Last March I went to a presentation at Lyncrest Airport on electric transportation in cars and, more unusually, airplanes. I arrived a bit late and most people had already arrived. I noticed that an unusually large proportion of vehicles were backed in.
I am a big fan of backing into parking spots. You can maneuver in smaller spaces when the steered wheels are able to move rather than being constrained by being already in the narrow spot. You go backwards into the space where not a lot is going on, and when you need to leave and join traffic you are going forward where you can see. I can’t think of any disadvantages. Yet, the majority of people don’t. I don’t really understand that, although I can think of a few snarky comments.
It made me wonder what makes this crowd different. I think I asked a few people, but no one else seemed excited about this.
Today I was wondering about the orientation of titles on the spines of books. That let me to the corresponding standard (ISO 6357) on the list of ISO standards. Looking at the next few standards above and below, it appears that the list is numbered by order of arrival and has nothing at all to do with the content of the standard: the previous, ISO 6344, is about grain size of abrasives, the next one , ISO 6429, about control functions for coded character sets. If I had not been in the middle of three other things with a dozen tabs open I could have got entirely lost in this list of things to look up. It made me laugh when I realized that a random click in my browsing history would be likely to come up with a similarly eclectic (or flighty?) list of subjects.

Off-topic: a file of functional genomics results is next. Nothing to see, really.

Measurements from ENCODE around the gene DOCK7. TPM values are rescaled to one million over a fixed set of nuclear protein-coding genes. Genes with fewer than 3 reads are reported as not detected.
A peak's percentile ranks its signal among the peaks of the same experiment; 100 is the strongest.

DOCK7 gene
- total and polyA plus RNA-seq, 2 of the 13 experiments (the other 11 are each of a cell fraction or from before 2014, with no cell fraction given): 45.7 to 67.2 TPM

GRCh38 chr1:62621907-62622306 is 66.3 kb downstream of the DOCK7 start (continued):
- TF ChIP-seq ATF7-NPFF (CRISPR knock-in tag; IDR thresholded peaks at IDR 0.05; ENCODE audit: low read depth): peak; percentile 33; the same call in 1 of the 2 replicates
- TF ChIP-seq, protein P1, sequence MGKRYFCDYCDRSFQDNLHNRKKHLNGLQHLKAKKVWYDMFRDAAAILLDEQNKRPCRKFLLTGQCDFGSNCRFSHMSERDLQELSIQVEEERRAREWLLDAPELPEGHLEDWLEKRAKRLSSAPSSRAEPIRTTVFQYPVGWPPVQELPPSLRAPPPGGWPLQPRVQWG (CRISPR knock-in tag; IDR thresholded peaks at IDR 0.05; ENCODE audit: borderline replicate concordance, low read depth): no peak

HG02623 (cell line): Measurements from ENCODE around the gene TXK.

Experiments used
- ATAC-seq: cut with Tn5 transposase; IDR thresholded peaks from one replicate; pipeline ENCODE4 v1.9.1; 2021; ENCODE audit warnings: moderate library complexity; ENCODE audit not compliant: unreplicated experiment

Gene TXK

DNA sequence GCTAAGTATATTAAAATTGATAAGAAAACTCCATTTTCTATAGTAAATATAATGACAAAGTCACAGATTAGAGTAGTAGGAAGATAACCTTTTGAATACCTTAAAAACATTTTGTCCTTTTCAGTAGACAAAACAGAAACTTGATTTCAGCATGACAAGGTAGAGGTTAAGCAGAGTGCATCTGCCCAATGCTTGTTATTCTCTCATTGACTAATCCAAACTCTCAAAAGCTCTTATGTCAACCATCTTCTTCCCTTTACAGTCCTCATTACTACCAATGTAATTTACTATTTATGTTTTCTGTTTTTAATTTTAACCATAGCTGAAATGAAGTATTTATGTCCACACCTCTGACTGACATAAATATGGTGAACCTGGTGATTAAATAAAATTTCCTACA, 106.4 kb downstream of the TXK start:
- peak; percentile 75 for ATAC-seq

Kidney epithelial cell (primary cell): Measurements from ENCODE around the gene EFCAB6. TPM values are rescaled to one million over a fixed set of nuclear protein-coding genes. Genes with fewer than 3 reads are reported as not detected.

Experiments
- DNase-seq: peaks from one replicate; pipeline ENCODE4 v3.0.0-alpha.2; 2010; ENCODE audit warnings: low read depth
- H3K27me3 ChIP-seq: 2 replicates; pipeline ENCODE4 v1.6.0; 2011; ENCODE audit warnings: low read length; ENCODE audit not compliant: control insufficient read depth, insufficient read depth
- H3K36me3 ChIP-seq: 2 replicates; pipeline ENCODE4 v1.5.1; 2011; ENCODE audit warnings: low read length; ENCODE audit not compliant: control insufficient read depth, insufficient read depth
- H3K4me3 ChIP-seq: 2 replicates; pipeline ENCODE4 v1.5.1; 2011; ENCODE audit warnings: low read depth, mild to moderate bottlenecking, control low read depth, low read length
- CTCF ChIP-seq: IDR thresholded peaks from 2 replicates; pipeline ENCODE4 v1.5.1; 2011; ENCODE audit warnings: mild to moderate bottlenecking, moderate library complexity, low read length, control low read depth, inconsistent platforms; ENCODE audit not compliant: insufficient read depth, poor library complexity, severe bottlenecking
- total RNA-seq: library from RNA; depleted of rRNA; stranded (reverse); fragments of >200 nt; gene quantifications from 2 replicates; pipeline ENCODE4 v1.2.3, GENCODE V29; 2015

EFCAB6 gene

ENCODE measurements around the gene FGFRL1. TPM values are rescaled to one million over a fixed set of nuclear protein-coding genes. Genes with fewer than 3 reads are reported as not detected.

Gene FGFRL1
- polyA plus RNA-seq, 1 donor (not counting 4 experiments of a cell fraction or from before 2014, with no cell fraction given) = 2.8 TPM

I usually think of a hobby as something you decide to start doing one day. So, I would not have thought of wikiwandering as a hobby of mine. But I guess it is. And, having seen the similarity of that list of standards, I can own that: I am a wikiwanderer.